Finding Strength While Pursuing IVF
Finding Strength While Pursuing IVF
By Amanda Birkeland
The first emergency surgery I had was when I was twelve. At age sixteen I had my second surgery. We originally thought I had appendicitis, but I didn’t. To this day I wish that had been the diagnosis. Instead I had a disease of the fallopian tubes called hydrosalpinges. This condition is toxic to eggs. Even if, through some miracle, I got pregnant the embryo wouldn’t live.
After my second surgery, when I was ready to talk about what was going on in my young, adolescent body, the doctor explained my condition. He explained why this was so rare to see in a child and then he presented me with the statement. The truth bomb that changed my life. “You will never be able to have children naturally.” I instantly broke. A piece of me felt forever stolen.
There are no words to express the heartache that came from that day.
Being so young, my family told me not to worry about it. Holding pain about not being able to conceive was annoying to the people around me. “Who cares? You’re too young anyway,” they said. From that day forward it was never discussed again. It was swept under a rug, forgotten by everyone around me, but not by me. I held on to those words throughout my adolescence and into adulthood, never sharing the depths of pain I felt. Those words became a piece of my identity and longing.
As the years went on, I learned how to say them without emotion, shrugging it off. This need to hide my pain, thoughts, hopes and fears built a closed-off area within me. Whenever I felt like I needed to tuck something away, because it was too vulnerable or too heavy for someone else to carry, I had already created a perfect spot. I learned to lean on myself and no one else.
Being a young adult in college I convinced myself that I didn’t want kids anyway. I could do whatever I wanted, whenever I wanted. Then something happened--I met my husband. He swept me off my feet. This man heard me. He saw me. He allowed me to be exactly where I needed to be without pressure to change. Though he knew pretty early on that I could not get pregnant, it wasn’t something we dove into. Why would he want to carry that weight? Does he have the courage to walk with me through years of unspoken resentment and pain? What if he wanted children and I was the reason he couldn’t have them?
Five years into our relationship we sat on the couch and I started talking, explaining every piece of my brokenness. All those hidden words came pouring out of my lips, yearning for someone else to take them and hold them close to their heart, allowing me to heal. That day I learned that I was allowed to feel how I feel, speak about my challenges, and let others bear the heaviness when I cannot. My heart and soul began to heal that day.
We’ve been together for eight years and we are officially on the road to having our own baby.
Once we decided to pursue In Vitro Fertilization (IVF), I had overwhelming fears that this process would be too much. My husband swore he would give me every injection and if I wanted to quit he would be the coach saying “we will not give up.” For weeks leading up to our first official doctor’s appointment – blood draws and an ultrasound – I didn’t sleep. The anxiety that flowed throughout my body was undeniable. Every waking moment was consumed with worry and fear. The last thing I wanted was to visit a doctor who would confirm those words that were said to me at sixteen, but I did it. I got up, stared at myself in the mirror and said, “You can do this!”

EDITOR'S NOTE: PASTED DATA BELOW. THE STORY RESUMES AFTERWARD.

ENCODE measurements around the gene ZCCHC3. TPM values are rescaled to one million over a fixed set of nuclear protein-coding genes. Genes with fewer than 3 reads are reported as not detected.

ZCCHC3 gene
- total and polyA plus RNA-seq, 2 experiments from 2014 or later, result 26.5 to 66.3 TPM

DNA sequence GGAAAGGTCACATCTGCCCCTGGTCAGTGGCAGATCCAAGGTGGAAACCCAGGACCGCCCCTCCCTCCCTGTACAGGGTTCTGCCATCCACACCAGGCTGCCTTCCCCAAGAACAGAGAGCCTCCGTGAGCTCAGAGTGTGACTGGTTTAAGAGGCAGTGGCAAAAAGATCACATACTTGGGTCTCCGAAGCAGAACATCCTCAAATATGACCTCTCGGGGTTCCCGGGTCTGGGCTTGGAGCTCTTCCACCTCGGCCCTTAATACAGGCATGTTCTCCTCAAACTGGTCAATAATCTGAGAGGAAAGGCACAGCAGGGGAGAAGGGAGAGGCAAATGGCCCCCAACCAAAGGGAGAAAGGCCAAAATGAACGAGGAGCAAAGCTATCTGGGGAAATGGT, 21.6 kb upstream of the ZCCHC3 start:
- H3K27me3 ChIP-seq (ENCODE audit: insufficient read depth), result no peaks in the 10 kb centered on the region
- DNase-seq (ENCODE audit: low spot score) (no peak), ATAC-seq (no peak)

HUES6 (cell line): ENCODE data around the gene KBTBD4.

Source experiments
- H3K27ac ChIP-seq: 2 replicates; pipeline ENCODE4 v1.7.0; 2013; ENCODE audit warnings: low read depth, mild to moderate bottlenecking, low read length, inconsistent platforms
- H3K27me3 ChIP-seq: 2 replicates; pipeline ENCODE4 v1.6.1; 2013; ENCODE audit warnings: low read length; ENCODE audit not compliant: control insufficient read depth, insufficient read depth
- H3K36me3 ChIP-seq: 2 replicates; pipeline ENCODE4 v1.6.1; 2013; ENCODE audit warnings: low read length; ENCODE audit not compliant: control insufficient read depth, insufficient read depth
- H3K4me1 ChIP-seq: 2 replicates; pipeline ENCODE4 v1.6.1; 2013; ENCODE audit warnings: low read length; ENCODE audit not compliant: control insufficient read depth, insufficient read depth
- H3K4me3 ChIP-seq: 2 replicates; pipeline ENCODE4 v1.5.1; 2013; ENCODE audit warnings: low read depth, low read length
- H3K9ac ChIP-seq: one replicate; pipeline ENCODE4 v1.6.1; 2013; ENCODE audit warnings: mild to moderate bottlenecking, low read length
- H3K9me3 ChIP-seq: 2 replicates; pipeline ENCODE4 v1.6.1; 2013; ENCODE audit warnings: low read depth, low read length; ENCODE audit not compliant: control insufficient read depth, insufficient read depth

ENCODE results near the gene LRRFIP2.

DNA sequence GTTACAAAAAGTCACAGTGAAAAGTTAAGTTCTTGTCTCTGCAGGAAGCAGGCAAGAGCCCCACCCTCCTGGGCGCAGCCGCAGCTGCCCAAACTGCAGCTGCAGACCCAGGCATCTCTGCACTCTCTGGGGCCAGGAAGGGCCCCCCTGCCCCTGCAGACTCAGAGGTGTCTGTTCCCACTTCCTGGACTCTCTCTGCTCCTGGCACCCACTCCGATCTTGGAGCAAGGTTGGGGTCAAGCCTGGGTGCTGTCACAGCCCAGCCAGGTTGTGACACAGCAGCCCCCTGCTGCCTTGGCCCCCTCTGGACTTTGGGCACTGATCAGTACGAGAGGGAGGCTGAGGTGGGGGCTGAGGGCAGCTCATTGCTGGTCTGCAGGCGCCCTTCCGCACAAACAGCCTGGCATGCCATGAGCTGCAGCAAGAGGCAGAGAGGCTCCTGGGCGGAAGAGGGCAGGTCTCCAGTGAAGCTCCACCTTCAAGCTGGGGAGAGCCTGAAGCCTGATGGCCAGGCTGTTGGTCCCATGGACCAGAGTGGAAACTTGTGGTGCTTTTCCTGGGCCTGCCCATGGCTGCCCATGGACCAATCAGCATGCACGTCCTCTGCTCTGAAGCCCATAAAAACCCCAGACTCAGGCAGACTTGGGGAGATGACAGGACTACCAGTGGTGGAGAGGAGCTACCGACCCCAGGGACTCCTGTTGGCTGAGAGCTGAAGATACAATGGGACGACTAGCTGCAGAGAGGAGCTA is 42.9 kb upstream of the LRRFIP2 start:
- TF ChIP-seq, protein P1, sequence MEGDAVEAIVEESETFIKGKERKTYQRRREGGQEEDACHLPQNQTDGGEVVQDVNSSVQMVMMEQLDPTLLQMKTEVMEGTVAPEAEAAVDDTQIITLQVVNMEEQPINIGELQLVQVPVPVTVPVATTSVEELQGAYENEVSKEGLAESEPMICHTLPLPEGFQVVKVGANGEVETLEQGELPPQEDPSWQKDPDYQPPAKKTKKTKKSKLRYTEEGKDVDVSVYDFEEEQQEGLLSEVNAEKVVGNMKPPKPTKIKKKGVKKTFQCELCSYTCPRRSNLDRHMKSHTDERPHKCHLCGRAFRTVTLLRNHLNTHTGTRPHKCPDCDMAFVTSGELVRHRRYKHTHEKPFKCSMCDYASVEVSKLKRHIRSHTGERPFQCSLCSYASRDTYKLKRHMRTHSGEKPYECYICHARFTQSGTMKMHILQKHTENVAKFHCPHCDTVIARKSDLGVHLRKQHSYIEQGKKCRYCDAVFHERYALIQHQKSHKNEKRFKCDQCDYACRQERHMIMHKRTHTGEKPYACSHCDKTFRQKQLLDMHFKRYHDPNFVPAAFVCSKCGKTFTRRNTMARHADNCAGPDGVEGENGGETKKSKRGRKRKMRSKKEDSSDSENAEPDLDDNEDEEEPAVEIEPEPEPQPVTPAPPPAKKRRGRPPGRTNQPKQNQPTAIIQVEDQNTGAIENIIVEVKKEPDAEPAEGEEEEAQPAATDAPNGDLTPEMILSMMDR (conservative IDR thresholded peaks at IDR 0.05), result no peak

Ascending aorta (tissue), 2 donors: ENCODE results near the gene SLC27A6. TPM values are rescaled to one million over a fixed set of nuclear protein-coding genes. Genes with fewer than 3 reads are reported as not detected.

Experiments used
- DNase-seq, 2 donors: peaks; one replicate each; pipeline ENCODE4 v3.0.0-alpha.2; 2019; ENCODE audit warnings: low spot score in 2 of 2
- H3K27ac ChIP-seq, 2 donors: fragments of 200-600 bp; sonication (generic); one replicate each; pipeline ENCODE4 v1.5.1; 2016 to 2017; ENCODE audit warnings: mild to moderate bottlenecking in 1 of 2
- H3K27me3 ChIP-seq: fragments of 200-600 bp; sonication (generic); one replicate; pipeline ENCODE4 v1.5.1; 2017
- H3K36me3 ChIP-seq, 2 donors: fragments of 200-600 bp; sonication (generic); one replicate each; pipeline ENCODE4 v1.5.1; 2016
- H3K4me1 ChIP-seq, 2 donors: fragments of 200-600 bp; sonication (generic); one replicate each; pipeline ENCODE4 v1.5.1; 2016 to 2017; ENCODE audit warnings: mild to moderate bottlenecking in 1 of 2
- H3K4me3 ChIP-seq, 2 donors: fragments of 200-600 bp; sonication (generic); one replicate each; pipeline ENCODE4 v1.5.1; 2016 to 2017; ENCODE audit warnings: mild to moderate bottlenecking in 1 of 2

At the time of our first injections we decided to share our story with the world. We took videos and pictures of each shot with the intention to share the weight of infertility with others. Now those pictures and videos are plastered on my social media for all to see. The decision to be public about our journey was this: vulnerability builds community. For far too long I convinced myself that my pain wasn’t worth anyone else’s time, but I was wrong.
In the short time that we have been traveling through our IVF journey and sharing it with the world we have gained more than I could have imagined. Instead of feeling embarrassed and less than, I have felt empowered, supported and deserving. We’ve had so many wonderful friends and strangers encourage us to continue to show up every day. In our weak moments we’ve had others hold space for us, sit with us, and share in our struggles.
There are moments throughout this process that I feel defeated, angry, jealous, and sad, but they are fleeting. Most days I wake up with overflowing gratitude because of our support system. Every amazing human who has spoken words of life and love over us has given me strength. They’ve allowed me to let go of crippling fears and create space for hope.
Because of our community and intentional relationships, I’ve overcome each hurdle, healed tremendously and gained enough courage to believe my biggest dream will come true. What I’ve learned through sharing our IVF story is this:
I am not alone.
My body is not less than.
I am not less than.
To be vulnerable is to be courageous.
My husband is the bomb-diggity.
This process is beautiful and sacred.
I am so motha effin’ strong.
We are brave.
I deserve to carry a child.
I will carry a child.
What has been your biggest struggle with becoming a parent?
Learn more about Amanda’s journey